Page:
Thursday, April 10, 2008


I posted yesterday about words without giving some credit to a blogger Mike who posted a blog along similar lines which was part what put the subject on my mind. I meant to thank him then for the blog fodder and to tip the ol' hat in thanks.

He posed a question concerning whether calling people certain things was okay in the office environment. I personally assume offices are generally quiet, passive aggressive places, but most of what I assume I know about them comes from tv or movies, most notably the movie Office Space.

I've never in my life worked in an office. My very first job was busing table in a restaurant, and since then, probably 90% of the jobs I've held have been in restaurants. There have been brief forays in light construction and the several months I worked as a DJ in a titty bar, but really, I'm a restaurant lifer.

Restaurant culture is totally different from any other job. I'm not going to point out how different or why different, just accept that I'm right. We are a different sort of folk, and I feel that the very nature of the work demands something so different from other work that it really does require a different sort of folk.

And part of that is the ability to at least accept the foulness and vulgarity if not the ability to deal it out as best you can. It's generally good natured and often has extreme homoerotic overtones if not a little bit of homophobia. Again, I'm not really going too deeply into that either.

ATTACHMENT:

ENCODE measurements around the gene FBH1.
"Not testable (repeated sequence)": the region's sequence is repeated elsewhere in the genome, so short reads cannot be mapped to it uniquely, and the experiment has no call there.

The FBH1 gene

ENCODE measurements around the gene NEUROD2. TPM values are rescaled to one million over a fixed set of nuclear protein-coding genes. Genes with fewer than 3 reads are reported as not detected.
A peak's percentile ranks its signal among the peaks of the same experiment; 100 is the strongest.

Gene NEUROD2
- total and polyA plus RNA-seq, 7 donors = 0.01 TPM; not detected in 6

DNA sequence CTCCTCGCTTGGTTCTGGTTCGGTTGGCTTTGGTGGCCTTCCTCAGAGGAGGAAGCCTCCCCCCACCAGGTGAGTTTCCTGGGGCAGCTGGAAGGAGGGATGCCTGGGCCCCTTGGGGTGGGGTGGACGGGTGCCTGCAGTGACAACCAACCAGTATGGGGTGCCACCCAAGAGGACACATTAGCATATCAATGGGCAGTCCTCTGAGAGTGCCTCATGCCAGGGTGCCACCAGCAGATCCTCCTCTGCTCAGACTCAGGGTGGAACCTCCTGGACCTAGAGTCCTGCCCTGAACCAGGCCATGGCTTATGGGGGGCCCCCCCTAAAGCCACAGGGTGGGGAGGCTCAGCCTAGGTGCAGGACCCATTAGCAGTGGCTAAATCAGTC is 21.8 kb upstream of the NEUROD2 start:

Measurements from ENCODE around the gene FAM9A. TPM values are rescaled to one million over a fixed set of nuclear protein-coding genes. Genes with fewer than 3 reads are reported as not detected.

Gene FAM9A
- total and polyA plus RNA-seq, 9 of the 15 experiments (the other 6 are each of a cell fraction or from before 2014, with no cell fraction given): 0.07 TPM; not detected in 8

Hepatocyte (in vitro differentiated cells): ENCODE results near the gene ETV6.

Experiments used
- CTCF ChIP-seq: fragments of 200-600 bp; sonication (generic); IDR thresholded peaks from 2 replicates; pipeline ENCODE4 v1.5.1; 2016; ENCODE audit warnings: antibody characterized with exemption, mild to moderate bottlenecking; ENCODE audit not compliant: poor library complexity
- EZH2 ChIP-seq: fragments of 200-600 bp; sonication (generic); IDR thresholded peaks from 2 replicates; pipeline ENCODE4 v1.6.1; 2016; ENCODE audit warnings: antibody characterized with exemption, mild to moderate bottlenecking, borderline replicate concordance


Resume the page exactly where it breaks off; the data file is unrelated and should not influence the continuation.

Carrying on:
Really, the whole point of this post is to give Mike credit for planting the seed of the thought that became yesterday's post and to send him some link love.

1 comment:

Anonymous said...

Thanks for that.

However, I guess I don't need to point out that - if I didn't work in an office setting, I never would have asked the question.

I've worked in both restaurants (straight) and bars (gay). There are things I would have said to coworkers in both - that I wouldn't say in the other.

It's a matter of knowing where you are when you are saying something possibly offensive.

Even in a moment of anger.